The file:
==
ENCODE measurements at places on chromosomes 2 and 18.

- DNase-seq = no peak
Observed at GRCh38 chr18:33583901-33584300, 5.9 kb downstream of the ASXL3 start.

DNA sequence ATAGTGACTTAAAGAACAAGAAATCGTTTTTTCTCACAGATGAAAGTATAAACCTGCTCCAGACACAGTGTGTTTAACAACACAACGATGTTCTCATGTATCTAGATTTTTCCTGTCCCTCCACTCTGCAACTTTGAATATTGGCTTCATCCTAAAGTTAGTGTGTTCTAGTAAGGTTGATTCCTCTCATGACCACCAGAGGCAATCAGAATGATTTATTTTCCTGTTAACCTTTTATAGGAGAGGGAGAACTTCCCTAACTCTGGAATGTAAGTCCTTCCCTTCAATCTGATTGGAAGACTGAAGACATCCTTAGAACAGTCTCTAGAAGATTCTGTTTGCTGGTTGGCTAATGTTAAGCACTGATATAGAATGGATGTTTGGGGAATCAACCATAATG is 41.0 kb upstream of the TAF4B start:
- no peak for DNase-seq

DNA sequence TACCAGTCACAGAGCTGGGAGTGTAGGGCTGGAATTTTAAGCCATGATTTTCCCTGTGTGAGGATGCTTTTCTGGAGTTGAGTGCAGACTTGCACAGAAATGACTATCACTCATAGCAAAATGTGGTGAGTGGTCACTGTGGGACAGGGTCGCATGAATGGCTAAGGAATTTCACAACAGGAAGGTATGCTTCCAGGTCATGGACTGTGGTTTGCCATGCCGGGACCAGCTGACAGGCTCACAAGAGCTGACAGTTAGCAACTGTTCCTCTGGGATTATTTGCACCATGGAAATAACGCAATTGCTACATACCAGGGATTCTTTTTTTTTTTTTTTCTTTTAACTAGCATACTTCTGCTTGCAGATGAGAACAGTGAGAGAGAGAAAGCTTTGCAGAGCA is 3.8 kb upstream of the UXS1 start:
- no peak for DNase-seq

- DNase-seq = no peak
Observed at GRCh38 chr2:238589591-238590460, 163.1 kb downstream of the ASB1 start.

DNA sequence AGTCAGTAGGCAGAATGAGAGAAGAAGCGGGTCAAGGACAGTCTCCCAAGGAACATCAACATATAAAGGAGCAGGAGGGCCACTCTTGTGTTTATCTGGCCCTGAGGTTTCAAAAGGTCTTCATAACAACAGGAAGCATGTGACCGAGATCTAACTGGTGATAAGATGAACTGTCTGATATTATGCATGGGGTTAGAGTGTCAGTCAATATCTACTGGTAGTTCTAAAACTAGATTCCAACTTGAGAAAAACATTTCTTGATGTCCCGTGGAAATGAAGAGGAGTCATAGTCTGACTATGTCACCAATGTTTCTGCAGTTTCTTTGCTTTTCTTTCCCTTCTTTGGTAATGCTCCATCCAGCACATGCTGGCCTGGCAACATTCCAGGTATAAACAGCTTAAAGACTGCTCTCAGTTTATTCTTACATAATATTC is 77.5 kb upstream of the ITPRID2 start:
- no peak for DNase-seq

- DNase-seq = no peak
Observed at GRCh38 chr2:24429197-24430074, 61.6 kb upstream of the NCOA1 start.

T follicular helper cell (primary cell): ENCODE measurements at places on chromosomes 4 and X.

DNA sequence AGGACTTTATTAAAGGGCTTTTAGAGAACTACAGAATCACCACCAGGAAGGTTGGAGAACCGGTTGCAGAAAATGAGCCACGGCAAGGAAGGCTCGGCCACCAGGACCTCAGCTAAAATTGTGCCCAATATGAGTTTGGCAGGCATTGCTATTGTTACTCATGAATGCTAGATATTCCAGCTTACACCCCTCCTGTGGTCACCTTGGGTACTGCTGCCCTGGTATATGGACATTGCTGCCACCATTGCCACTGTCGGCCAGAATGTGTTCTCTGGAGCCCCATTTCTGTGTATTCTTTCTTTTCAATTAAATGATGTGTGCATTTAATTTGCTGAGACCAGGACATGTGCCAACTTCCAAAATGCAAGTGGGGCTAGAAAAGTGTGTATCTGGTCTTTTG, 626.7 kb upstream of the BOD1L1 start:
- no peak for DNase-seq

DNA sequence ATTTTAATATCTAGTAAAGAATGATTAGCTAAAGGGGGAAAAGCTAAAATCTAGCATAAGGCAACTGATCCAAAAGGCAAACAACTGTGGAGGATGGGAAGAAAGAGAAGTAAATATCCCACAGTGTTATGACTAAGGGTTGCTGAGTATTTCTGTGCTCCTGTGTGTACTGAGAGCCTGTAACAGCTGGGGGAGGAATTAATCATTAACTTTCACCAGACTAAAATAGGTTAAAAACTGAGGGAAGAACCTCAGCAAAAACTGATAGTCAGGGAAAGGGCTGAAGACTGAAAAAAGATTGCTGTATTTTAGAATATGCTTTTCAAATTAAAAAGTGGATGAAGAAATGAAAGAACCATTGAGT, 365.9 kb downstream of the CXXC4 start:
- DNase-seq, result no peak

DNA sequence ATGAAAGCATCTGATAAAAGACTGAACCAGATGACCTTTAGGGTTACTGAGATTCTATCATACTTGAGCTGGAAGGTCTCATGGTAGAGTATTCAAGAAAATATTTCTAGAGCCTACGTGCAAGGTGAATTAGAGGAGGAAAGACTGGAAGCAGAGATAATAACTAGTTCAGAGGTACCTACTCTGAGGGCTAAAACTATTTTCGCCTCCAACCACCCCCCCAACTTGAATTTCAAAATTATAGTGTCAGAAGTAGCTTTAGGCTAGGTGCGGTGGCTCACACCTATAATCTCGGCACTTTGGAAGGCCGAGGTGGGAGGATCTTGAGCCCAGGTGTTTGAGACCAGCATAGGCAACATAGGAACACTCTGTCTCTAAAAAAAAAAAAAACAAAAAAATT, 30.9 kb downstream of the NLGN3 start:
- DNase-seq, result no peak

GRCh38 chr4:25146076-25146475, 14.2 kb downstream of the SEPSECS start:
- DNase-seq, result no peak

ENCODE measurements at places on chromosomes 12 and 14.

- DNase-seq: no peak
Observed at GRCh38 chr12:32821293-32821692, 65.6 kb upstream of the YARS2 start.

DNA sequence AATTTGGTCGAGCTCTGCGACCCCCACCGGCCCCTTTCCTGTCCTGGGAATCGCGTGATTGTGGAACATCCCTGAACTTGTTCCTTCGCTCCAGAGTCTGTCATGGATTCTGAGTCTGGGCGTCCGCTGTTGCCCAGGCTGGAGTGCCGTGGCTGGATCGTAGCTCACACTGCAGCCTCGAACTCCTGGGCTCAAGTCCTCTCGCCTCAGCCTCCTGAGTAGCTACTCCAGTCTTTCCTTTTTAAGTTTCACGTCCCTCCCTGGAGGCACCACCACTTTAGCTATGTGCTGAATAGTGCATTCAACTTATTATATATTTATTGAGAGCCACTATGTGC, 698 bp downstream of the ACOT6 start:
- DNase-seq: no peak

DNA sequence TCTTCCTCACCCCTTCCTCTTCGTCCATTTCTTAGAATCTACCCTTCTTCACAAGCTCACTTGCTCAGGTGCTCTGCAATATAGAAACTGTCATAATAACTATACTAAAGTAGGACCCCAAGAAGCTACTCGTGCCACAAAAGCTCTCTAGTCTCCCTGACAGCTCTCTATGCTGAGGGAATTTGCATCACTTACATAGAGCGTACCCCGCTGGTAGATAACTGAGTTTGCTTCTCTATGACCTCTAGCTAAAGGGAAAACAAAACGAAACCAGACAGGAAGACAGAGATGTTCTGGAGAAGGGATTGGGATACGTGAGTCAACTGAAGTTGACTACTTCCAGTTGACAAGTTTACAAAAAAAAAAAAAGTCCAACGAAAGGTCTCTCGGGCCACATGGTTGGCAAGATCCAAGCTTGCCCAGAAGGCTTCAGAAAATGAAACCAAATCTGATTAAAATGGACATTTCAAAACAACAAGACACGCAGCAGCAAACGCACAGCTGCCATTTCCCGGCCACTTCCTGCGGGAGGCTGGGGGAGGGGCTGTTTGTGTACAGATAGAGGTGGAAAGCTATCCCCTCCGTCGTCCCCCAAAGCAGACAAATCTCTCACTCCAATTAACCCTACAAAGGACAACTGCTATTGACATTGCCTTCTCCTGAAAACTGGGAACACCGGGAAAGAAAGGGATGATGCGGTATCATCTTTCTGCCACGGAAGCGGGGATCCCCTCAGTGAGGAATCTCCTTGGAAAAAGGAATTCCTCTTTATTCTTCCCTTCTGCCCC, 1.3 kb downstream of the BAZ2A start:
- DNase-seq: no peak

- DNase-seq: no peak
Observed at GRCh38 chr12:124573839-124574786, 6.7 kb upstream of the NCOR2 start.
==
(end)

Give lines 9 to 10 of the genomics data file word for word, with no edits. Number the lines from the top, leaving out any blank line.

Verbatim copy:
Observed at GRCh38 chr2:238589591-238590460, 163.1 kb downstream of the ASB1 start.

DNA sequence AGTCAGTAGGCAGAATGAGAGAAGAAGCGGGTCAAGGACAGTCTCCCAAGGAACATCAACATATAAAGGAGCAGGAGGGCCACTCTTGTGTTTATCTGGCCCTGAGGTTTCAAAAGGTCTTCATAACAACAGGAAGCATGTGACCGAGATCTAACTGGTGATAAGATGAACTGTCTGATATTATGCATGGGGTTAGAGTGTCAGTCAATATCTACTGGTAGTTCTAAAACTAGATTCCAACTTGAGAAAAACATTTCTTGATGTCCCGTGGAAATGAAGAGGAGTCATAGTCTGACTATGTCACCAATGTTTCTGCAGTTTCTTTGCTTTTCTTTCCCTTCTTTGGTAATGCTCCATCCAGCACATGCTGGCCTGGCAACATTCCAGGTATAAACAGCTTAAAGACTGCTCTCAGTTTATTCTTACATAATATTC is 77.5 kb upstream of the ITPRID2 start: